Lisboa is a game about the reconstruction of Lisboa after the great earthquake of 1755.
On November 1, 1755, Lisbon suffered an earthquake of an estimated magnitude of 8.5–9.0, followed by a tsunami and three days of fires. The city was almost totally destroyed. The Marquis of Pombal — Sebastião José de Carvalho e Melo — was the then Minister of Foreign Affairs and the King put him in charge of the reconstruction of Lisbon. The Marquis of Pombal gathered a team of engineers and architects and you, the players, are members of the nobility; members who will use your influence in the reconstruction and business development of the new city. You will work with the architects to build Lisbon anew, with the Marquis to develop commerce and with the King to open all the buildings, but the true reason you do all this is not for greatness or fame or even fortune, but for the most important thing of all in that time: wigs.
Lisboa is played on a real map of downtown Lisbon. During the planning of the downtown project, the type of business permitted in each street was previously determined. The economic motor is driven by the wealth of the royal treasure and this treasure is controlled by player actions during the game, making each game a totally different experience. The game ends after a fixed number of rounds and whoever gathers the most wigs by the end of the game wins.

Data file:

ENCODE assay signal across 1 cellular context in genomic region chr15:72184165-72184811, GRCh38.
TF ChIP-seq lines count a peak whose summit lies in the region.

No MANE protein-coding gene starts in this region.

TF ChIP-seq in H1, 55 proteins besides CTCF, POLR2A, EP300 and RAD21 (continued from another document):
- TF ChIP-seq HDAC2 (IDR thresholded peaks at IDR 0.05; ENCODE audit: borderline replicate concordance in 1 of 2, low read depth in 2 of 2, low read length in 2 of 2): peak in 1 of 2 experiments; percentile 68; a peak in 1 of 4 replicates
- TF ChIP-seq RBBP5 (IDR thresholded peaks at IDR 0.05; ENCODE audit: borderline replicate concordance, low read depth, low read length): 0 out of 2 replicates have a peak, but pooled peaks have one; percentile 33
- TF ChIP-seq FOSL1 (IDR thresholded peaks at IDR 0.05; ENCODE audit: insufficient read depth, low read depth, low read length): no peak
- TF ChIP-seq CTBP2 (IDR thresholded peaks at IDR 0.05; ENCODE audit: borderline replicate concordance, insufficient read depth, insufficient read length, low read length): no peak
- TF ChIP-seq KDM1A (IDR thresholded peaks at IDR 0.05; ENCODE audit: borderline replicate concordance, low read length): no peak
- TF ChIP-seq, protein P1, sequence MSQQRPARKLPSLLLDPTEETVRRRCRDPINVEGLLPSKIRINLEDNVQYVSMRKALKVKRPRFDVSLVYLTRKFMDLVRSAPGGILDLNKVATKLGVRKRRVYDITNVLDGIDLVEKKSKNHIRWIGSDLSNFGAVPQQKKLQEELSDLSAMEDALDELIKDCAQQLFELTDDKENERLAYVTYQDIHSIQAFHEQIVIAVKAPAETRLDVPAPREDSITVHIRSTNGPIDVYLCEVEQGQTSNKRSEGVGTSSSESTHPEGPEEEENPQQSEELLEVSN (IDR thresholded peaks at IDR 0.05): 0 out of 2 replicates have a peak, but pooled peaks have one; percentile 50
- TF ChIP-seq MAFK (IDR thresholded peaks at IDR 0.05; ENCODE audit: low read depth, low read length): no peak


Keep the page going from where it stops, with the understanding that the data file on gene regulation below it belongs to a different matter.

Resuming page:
Lisboa is played in rounds. Each round, all players play one turn. They may place one card on their display or replace one card from this display. During the game, players schedule hearings to get character favors, such as commerce, construction, and openings. The iconic buildings score the stores and stores provide income to the players. Players need to manage influence, construction licenses, store permits, church power, workers and money, with the workers' cost being dependent on the prestige of the players.
For more details go to their Kickstarter Page here.
|Number of Players||1-4|
|Play Time||60-120 Mins|
Strategy, City Building, Economic, Political
Standard cards: 94, Small cards: 70
Credits to: Board Game Geek